NEW YORK — An expert panel backed a second COVID-19 vaccine option for kids ages 6 to 17 Thursday.
Advisers to the U.S. Centers for Disease Control and Prevention voted unanimously to recommend Moderna shots as an option for school-age kids and adolescents. This group has been able to get shots shots made by Pfizer since last year.
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The panel’s recommendations usually are adopted by the CDC, and become the government’s guidance for U.S. doctors and their patients.
Last week, the Food and Drug Administration authorized the shots — full-strength doses for children ages 12 to 17 and half-strength for those 6 to 11. The doses are to be given about a month apart.
The FDA also authorized a third dose for kids with significantly weakened immune systems, to be given about a month after the second dose of the primary series. The CDC is expected to recommend the same thing.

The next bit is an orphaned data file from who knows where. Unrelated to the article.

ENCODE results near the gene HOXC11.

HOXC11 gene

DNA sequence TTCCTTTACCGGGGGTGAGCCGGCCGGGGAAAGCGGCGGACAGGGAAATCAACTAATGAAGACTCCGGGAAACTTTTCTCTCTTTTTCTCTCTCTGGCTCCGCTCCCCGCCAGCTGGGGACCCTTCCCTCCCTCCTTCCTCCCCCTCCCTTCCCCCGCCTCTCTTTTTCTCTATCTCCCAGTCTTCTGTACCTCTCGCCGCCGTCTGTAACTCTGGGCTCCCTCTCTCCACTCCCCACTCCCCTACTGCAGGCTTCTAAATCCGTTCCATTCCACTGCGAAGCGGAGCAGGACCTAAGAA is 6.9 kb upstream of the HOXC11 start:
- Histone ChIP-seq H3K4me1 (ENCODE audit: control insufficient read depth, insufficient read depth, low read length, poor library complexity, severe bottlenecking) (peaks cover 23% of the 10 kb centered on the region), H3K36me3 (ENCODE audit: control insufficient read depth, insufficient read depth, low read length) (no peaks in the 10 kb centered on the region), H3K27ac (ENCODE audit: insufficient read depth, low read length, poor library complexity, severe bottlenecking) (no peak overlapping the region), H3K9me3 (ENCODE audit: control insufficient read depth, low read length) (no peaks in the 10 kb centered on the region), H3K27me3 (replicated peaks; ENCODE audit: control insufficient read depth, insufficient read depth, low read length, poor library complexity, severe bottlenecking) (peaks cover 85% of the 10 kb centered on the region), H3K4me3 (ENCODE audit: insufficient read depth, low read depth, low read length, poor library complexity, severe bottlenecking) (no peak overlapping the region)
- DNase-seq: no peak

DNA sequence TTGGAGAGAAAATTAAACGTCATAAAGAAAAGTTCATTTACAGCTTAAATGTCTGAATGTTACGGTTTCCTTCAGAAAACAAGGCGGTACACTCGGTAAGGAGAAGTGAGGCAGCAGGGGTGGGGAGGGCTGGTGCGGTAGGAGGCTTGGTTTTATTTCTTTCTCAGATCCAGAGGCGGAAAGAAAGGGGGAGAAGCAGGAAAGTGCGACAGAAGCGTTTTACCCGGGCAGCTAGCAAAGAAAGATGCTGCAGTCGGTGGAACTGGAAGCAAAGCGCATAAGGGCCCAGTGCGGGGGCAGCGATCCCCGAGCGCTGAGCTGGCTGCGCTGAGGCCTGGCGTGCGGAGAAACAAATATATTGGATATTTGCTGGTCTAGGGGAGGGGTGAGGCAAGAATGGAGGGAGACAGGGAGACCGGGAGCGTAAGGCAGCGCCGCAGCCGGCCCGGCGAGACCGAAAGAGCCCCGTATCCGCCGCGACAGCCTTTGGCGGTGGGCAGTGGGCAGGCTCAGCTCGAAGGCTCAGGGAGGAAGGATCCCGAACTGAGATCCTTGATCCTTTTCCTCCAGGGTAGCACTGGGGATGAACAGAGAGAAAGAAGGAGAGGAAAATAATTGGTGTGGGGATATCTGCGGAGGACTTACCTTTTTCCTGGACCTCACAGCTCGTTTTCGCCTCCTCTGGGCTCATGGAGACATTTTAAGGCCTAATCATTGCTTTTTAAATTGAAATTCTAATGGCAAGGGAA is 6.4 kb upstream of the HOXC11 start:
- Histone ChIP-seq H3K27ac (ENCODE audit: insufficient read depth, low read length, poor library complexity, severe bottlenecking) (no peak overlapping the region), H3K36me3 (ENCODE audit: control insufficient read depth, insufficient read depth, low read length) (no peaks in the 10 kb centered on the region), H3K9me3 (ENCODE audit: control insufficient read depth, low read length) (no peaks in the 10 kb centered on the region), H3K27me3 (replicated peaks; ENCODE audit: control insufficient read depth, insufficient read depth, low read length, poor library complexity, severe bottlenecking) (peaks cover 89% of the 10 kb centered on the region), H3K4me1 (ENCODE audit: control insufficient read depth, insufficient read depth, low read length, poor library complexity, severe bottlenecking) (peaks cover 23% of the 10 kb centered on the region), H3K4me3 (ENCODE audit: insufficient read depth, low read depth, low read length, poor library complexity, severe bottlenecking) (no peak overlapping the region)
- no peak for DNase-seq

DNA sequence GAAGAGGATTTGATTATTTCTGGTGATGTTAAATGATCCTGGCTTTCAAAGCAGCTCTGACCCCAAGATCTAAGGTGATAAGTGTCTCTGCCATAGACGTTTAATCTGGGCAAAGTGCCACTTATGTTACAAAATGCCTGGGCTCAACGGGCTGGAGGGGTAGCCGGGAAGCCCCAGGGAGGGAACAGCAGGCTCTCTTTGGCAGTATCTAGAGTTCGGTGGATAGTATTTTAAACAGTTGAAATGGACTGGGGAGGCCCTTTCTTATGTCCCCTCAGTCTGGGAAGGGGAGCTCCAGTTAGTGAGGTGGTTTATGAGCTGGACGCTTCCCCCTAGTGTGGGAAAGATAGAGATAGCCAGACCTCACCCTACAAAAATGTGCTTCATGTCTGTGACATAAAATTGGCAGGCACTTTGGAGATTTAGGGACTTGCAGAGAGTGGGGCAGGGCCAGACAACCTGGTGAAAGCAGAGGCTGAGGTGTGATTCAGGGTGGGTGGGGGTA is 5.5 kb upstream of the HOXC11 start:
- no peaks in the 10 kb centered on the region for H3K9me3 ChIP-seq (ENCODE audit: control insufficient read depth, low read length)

Moderna officials have said they expect to later offer a booster to all kids ages 6 to 17.
How much demand there will be for the shots isn’t clear. Teens became eligible a year ago for Pfizer’s vaccine, which uses the same technology, and only 60% have gotten two doses. Shots for younger kids started in November; about 29% have been fully vaccinated, according to the CDC.
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More than 600 COVID-19 deaths have been reported in kids ages 5 to 17 in the U.S. Health officials also have voiced concern about the increased risk of long-lasting health problems in children after infection, such as diabetes or problems with smell or taste.
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